Airlines Move To Shrink Bathrooms As FAA Refuses To Regulate Space On Airplanes

FAA logoLast week, the Federal Aviation Administration (FAA) declared that it would not regulate seat sizes — thereby leaving passengers to the mercy of airlines which have been continually reducing seat size and space.  Now airlines are moving to reduce those roomy bathrooms on airplanes.  Arlines are designing new bathrooms to make them ever narrower. Imagine that.

With travel rising, airlines are planning to squeeze passengers even further in the already painful airplane configurations.

American Airlines Group Inc. is already using a smaller design supplied by Airbus SE. United is moving forward with Rockwell lavatories while Delta has already shifted.  It is all an effort to squeeze one more row of seats into planes that are now little more than people kennels.

The airlines have decided that passengers have nowhere to go and that not only can they impose any deprivation but actually charge passengers more if they want the ability to move their legs or recline their seats.

34 thoughts on “Airlines Move To Shrink Bathrooms As FAA Refuses To Regulate Space On Airplanes”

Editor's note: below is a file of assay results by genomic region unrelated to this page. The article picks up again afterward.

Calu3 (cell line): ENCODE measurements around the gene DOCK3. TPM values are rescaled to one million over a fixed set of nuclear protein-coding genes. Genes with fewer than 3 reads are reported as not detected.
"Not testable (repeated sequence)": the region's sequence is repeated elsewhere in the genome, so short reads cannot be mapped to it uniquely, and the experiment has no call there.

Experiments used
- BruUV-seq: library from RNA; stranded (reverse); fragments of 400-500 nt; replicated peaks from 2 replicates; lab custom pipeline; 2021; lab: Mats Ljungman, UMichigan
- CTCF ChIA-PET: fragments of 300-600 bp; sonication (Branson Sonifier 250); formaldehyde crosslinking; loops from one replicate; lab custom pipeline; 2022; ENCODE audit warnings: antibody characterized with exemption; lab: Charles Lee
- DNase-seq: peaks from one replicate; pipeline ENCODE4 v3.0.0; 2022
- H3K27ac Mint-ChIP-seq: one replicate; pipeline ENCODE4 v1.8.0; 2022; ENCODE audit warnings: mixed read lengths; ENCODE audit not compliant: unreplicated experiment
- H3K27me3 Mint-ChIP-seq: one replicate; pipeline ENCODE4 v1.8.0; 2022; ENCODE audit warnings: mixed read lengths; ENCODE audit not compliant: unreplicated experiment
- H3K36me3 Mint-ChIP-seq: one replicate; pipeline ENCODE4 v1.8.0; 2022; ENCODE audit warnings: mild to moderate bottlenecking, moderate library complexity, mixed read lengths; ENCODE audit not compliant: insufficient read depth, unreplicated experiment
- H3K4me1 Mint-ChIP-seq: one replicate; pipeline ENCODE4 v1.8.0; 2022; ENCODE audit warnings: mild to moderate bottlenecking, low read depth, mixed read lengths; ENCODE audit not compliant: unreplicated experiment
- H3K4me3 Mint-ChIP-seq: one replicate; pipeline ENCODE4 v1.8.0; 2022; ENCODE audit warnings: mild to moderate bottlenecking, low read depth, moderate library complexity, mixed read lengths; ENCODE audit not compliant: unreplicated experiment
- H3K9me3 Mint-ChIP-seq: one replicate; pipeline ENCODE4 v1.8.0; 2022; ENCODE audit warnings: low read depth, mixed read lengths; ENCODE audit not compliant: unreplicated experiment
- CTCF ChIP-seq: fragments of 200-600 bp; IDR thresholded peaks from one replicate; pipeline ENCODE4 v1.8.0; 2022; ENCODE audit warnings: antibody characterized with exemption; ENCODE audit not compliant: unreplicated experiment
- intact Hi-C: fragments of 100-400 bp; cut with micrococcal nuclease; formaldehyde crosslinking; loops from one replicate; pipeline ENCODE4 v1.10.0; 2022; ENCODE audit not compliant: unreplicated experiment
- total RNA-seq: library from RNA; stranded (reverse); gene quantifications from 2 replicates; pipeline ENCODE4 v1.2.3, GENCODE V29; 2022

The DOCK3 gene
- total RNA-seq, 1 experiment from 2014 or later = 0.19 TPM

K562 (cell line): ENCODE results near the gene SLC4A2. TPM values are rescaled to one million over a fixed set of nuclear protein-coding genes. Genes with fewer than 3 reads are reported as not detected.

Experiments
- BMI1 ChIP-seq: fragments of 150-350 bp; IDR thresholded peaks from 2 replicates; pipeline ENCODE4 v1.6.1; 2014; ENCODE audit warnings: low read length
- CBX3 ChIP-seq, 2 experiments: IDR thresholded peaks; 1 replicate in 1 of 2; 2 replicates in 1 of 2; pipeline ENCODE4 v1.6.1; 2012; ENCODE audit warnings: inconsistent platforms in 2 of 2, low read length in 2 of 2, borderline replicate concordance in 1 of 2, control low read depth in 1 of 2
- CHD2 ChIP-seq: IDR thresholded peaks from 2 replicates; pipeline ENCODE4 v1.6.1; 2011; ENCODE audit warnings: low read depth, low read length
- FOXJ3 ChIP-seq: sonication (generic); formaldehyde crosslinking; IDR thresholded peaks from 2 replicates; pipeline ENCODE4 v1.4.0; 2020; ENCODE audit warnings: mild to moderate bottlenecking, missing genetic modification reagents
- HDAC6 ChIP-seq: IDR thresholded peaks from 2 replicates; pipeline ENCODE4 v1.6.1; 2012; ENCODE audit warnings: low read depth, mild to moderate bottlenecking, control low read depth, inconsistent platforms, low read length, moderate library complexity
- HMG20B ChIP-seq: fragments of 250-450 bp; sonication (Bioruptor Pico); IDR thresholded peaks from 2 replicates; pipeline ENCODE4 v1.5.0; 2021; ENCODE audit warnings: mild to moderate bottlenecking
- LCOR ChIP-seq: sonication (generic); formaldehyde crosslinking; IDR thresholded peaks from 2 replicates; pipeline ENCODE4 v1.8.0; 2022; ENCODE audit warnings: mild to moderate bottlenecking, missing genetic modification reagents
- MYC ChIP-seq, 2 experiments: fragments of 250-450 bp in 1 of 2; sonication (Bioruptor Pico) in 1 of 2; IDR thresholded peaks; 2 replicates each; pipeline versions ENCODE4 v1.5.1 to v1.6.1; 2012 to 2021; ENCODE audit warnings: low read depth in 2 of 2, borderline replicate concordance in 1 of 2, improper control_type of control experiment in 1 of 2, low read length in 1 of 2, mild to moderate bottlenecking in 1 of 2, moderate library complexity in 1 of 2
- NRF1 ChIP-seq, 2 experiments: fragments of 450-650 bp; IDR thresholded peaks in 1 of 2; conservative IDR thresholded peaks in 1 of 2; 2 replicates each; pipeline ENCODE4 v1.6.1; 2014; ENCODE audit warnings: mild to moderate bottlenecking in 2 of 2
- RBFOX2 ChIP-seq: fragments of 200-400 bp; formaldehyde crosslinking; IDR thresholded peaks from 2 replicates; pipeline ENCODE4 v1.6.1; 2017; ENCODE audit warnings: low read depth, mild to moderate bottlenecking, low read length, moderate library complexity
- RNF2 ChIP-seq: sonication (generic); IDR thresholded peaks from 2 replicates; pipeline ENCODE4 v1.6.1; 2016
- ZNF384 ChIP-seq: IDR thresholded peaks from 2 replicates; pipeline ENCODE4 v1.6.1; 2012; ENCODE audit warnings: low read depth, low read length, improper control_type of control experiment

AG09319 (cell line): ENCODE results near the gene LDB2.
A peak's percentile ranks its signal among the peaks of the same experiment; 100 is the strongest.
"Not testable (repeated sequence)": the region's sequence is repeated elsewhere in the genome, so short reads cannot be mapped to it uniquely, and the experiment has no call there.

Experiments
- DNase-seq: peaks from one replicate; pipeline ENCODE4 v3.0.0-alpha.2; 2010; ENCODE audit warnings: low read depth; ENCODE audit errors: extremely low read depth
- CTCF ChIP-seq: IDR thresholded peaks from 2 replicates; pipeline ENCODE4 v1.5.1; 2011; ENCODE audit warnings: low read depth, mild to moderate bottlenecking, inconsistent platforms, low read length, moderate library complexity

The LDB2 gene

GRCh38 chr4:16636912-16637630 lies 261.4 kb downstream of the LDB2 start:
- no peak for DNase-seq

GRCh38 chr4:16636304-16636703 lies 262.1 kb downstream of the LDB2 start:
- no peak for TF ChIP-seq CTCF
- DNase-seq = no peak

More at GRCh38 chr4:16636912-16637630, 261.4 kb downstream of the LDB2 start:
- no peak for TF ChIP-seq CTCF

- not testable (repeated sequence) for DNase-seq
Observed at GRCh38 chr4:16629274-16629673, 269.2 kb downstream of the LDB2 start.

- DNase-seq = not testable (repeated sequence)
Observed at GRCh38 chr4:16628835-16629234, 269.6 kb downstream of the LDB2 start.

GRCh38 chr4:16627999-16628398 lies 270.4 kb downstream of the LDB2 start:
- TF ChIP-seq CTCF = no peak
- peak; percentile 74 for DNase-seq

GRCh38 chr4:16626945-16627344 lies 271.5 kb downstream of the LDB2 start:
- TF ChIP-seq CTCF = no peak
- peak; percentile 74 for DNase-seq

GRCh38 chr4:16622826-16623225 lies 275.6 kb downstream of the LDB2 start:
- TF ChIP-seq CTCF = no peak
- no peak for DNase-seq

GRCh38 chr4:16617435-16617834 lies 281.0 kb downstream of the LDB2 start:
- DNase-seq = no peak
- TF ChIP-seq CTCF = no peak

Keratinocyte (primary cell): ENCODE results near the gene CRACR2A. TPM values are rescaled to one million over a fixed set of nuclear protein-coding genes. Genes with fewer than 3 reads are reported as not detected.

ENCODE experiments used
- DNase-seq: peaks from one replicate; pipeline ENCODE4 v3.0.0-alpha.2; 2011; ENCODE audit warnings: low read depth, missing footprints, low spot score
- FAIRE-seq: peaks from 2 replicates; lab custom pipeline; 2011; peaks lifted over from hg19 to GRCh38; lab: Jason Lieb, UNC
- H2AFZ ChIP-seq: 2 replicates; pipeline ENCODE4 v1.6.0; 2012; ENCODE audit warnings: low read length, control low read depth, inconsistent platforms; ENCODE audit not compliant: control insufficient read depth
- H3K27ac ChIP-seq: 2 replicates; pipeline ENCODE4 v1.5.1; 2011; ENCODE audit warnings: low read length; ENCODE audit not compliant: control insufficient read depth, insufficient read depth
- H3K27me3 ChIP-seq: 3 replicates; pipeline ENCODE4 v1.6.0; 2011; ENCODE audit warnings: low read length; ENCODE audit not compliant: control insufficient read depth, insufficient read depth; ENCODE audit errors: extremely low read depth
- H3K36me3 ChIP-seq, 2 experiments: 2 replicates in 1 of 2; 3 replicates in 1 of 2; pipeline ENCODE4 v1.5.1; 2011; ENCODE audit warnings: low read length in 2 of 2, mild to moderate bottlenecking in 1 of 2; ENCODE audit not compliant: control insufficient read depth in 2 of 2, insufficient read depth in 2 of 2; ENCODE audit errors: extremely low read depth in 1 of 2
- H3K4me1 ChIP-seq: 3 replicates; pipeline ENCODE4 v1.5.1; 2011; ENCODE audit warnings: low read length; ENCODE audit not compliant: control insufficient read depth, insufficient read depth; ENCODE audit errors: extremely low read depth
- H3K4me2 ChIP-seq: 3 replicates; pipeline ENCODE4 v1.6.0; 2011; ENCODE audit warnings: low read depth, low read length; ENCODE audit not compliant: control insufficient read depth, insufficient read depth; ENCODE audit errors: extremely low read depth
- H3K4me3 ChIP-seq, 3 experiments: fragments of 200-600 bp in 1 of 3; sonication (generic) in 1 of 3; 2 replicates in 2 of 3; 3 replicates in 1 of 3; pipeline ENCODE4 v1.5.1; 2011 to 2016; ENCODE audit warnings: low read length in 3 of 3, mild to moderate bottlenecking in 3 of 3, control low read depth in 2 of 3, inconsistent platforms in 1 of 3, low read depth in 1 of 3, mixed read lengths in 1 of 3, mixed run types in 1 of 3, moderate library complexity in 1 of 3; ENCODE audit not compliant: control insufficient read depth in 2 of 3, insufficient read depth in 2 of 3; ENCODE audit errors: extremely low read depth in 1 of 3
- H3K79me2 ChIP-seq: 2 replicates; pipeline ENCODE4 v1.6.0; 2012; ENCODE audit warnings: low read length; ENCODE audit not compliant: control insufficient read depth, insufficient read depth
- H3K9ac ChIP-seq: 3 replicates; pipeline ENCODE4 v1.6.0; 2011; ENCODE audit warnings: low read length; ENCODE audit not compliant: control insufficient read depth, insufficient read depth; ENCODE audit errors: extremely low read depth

1. I hate flying anyway.. This is just one more reason why I won’t be flying the “friendly skies” . . .

  2. Last time I visited Colorado, I drove there from the Gulf Coast. I had plenty of time to ponder the relative merits of being compressed into a row of airliner seats and given a small cup of cola over ice and a tiny bag of stale snack food and seeing some of the last open space in America at ground level, and how other people live. I just have to design a route around Dallas, next time.

  3. The last roomy bathroom I saw in an airliner was in one of Continental’s 747s in the early 1990s. I chalk that up to it being more expensive for Continental to redesign and compress bathroom space in that model than it was to cram more passengers in less space by squishing seats together (which they did ruthlessly). Air service in Hell is run by Continental corporate managers.

  4. “People kennels.” Perfect description of the interior of commercial aircraft. Packages fly more comfortably.

  5. Personally, I like to drive where I am going. I hate TSA, hate standing in line, hate cramped seating, etc.